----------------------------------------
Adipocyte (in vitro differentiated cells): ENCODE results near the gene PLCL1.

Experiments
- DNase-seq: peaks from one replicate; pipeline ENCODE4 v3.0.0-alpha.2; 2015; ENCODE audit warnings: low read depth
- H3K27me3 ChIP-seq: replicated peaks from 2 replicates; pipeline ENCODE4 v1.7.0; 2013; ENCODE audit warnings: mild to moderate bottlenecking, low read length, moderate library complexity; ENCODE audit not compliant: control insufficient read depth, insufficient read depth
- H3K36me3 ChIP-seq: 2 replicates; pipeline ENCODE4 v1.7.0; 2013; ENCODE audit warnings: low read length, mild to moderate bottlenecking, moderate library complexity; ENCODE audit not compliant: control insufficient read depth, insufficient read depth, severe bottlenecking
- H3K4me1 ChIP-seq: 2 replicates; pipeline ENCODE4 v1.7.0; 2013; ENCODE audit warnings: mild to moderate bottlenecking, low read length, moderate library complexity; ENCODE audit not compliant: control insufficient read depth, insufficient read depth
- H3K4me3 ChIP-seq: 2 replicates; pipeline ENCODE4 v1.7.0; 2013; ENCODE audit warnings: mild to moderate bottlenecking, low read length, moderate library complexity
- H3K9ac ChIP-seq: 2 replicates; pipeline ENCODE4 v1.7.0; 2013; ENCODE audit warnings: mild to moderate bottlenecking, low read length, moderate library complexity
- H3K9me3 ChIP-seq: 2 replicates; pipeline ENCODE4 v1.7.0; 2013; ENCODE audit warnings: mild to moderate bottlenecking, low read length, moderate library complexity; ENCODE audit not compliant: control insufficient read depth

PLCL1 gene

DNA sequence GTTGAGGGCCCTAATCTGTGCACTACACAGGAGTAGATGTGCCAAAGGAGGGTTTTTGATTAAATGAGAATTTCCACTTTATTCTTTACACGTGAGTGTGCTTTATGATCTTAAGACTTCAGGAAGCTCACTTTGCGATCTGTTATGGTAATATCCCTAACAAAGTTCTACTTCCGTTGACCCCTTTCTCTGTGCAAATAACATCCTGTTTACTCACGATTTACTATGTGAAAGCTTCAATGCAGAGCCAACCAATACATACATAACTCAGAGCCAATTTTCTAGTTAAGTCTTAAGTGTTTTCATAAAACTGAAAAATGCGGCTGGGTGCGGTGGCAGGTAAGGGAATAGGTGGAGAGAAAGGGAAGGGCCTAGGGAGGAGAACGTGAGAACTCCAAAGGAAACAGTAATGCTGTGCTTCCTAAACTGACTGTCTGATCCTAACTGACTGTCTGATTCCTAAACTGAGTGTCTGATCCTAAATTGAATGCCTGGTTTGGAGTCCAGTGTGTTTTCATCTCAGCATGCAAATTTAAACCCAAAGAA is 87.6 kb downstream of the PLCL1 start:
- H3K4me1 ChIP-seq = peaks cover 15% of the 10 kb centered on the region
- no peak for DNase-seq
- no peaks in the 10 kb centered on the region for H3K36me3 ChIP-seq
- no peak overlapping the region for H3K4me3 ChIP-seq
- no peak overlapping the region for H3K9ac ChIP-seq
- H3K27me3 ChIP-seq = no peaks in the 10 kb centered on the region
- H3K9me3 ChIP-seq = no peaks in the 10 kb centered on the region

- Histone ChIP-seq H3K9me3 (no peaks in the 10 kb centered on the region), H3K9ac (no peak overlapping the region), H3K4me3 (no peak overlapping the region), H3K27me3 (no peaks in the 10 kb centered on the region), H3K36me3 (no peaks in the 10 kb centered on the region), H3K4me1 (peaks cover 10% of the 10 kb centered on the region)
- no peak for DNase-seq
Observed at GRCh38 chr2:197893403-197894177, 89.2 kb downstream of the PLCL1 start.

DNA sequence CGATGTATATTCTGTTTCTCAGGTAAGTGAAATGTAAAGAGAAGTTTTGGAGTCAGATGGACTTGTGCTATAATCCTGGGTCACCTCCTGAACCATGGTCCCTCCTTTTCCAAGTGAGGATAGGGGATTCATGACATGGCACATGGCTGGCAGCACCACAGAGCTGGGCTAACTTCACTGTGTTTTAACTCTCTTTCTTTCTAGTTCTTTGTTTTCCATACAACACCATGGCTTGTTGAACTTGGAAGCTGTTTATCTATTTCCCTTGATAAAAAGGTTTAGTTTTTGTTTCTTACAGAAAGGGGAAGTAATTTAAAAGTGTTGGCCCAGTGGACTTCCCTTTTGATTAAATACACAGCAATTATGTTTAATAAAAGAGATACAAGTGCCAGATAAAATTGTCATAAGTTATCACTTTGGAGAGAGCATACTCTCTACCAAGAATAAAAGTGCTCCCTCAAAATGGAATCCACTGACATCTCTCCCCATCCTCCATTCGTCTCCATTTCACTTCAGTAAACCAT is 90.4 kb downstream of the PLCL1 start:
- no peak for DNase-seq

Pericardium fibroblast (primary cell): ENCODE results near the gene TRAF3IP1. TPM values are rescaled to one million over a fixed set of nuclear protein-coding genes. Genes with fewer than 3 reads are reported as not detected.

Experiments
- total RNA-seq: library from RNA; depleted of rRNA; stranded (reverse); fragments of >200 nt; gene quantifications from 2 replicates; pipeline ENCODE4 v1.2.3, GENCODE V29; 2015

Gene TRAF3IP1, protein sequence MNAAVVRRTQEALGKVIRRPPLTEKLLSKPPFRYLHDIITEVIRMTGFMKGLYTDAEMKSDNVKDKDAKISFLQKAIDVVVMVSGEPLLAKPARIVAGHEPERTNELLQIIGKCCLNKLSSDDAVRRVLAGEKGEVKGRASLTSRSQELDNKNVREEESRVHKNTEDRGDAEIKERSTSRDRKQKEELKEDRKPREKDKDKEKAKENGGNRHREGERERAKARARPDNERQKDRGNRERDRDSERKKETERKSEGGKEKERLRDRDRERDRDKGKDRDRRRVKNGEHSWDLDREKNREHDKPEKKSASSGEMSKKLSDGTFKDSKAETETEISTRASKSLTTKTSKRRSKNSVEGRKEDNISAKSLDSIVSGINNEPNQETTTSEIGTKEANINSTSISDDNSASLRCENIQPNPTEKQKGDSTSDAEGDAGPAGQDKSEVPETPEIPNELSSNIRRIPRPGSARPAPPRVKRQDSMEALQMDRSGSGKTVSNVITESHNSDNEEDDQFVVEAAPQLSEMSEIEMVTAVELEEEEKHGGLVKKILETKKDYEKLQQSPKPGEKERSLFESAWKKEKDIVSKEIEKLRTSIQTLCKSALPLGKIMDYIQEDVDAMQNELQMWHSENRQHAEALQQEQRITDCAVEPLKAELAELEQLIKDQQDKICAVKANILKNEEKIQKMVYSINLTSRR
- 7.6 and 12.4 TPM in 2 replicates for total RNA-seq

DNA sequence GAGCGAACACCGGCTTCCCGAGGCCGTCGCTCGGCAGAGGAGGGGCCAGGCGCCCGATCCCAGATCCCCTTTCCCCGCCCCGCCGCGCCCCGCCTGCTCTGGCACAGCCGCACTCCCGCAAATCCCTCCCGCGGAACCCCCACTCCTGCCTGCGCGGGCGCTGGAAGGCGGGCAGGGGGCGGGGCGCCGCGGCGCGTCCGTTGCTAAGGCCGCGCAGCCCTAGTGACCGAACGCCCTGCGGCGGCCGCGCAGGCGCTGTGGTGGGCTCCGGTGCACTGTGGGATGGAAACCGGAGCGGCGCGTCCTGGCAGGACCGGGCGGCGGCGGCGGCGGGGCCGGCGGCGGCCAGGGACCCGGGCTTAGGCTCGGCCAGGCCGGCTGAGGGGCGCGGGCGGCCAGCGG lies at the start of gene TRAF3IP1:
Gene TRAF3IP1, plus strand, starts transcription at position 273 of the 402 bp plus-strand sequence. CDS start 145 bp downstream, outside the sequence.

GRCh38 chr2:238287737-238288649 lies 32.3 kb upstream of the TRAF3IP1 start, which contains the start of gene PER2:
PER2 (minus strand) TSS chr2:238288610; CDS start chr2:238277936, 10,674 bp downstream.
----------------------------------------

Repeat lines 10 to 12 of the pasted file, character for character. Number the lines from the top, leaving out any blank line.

PLCL1 gene

DNA sequence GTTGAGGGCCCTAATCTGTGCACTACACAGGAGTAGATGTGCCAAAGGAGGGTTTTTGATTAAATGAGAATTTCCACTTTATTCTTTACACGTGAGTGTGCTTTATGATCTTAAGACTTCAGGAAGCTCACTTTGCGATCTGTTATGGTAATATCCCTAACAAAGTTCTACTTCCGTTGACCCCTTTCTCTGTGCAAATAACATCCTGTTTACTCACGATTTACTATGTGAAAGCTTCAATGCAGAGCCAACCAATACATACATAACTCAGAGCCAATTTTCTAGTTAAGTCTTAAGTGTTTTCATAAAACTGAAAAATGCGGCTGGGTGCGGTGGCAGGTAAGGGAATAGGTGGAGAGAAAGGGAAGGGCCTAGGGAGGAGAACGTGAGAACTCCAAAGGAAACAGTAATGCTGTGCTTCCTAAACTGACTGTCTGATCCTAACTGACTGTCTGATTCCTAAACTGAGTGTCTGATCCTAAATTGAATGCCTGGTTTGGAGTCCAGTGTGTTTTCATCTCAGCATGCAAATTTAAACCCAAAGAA is 87.6 kb downstream of the PLCL1 start:
- H3K4me1 ChIP-seq = peaks cover 15% of the 10 kb centered on the region